|The top plot shows the fraction of charged particles produced around a Ds+ meson that are kaons as a function of the particle transverse momentum. The bottom plot shows the fraction produced around a D+ meson.
A larger kaon fraction is observed in association with Ds+ production because the kaon contains the strange quark produced
in association with the antistrange quark found in the Ds+ meson.
The pair of strange quarks is created as the gluon string breaks
at the end closest to the heavy quark.
When produced in high-energy collisions, quarks are never observed in isolation as free particles. Instead, all quarks remain connected to other fundamental particles produced in a collision by a "string" of gluons.
At low energies, these gluons bind quarks and antiquarks together to
form stable mesons. But at higher energies, the string can break and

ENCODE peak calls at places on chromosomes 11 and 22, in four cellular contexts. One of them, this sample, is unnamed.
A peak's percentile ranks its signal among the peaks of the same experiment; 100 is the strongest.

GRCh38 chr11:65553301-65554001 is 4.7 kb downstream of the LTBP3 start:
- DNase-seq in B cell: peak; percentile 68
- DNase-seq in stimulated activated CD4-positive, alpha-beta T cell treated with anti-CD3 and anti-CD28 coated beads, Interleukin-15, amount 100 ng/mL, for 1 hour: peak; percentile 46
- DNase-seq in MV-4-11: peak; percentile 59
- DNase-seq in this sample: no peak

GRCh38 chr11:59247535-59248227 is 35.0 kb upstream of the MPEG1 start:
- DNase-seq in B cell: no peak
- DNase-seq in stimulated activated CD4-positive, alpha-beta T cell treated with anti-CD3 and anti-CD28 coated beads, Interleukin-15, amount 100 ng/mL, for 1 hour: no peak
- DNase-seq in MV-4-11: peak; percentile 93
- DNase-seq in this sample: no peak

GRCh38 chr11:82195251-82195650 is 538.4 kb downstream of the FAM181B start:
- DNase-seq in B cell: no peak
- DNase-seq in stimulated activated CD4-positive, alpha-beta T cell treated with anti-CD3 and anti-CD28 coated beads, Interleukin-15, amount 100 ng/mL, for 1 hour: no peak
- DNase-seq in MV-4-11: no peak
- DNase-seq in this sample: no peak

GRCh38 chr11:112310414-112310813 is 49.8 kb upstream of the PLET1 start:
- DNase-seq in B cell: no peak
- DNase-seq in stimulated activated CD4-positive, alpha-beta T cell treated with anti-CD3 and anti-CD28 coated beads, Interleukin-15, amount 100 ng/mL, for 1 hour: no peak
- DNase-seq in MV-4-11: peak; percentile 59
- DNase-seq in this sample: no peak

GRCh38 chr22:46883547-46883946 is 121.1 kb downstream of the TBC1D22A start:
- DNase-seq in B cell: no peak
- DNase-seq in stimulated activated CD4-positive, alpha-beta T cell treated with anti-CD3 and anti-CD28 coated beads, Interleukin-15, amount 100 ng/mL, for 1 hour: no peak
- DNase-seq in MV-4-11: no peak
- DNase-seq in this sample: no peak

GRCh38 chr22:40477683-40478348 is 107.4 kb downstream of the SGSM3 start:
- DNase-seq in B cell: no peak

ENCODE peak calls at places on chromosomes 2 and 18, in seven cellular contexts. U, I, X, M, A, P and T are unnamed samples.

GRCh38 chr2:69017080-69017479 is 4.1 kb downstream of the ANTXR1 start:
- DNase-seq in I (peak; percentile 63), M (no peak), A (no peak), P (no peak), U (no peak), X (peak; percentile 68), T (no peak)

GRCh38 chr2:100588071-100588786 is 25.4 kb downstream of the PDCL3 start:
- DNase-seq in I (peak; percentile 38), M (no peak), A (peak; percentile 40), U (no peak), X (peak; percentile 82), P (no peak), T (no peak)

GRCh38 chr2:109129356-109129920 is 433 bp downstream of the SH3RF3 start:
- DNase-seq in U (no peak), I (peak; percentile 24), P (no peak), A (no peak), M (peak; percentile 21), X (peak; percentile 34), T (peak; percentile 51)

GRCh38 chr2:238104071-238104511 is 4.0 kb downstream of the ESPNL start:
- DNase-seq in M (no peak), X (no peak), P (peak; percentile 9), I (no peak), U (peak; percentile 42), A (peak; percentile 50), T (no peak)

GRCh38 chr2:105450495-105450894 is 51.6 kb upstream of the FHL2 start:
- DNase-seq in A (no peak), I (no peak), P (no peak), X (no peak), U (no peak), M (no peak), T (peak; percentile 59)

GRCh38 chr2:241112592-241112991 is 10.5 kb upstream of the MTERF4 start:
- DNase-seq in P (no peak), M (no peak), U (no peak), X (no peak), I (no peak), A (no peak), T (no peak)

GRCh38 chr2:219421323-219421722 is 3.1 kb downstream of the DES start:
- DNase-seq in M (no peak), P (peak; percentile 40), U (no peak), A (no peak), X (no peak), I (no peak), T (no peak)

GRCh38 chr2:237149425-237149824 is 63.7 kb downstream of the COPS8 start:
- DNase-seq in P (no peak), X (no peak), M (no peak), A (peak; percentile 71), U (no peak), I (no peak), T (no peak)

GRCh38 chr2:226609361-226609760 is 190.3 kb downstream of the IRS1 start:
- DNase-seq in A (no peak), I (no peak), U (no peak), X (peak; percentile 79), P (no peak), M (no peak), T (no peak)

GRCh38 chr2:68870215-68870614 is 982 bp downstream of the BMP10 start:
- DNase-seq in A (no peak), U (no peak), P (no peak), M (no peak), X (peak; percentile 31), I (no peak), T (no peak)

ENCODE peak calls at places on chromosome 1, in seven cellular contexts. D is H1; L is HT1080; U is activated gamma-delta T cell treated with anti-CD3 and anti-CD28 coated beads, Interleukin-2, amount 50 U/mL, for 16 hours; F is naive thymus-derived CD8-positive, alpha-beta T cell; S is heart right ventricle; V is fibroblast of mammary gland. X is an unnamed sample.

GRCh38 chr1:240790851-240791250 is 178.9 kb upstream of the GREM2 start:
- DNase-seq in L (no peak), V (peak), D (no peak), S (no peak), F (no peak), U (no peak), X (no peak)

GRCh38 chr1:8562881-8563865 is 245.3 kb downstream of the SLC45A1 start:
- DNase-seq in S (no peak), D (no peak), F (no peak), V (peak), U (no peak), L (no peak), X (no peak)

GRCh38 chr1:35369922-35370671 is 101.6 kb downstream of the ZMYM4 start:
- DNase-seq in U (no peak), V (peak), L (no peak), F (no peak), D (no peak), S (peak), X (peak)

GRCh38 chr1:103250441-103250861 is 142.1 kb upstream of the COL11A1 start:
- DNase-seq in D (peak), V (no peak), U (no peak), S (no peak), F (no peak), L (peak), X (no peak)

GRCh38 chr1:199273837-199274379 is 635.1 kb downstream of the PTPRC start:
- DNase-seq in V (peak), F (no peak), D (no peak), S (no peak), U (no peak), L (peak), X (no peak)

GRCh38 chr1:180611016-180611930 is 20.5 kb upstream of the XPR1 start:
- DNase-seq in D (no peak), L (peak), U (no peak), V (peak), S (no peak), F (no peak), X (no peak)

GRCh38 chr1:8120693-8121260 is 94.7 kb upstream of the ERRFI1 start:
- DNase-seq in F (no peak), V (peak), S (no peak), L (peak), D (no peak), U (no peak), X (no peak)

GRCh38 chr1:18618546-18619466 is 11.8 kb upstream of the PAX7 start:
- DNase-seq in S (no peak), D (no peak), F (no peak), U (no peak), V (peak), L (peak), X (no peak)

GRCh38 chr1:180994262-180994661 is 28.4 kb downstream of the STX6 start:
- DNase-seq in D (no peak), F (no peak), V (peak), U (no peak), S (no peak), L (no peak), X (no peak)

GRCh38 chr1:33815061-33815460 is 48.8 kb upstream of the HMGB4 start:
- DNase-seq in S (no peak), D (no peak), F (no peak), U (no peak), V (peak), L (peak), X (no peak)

reconnect to new quark-antiquark pairs that are created out of the
energy stored in the stretched string.
We can watch this process in action by studying bottom or charm quarks, which are initially produced in proton-antiproton collisions. The bottom and charm quarks can ultimately be found inside a heavy meson, such as a B+ or D+, respectively. But once the quark is bound inside one of these particles, what happens to the rest of its string?
Scientists have tuned models to describe the average properties of the mesons created in the
fragmentation process, but it would be interesting to watch what happens to the end of the string that remains immediately after the part connected to the heavy quark is broken.
Recently, the CDF experiment did exactly this by looking at the properties of kaons produced in association with Ds+ mesons. In this case, when a gluon string breaks, the strange quark in a K- is produced at the same time as the antistrange quark needed to form the Ds+ meson.
Kaons produced in this way were shown to have distinctly different properties when compared to kaons produced in association with D+ mesons, which instead contain an antidown quark, consistent with fragmentation models.
|Matthew Jones (Purdue University), left, and Niharika Ranjan Singh (formerly Purdue University, now at Google) are the primary analysts for this result.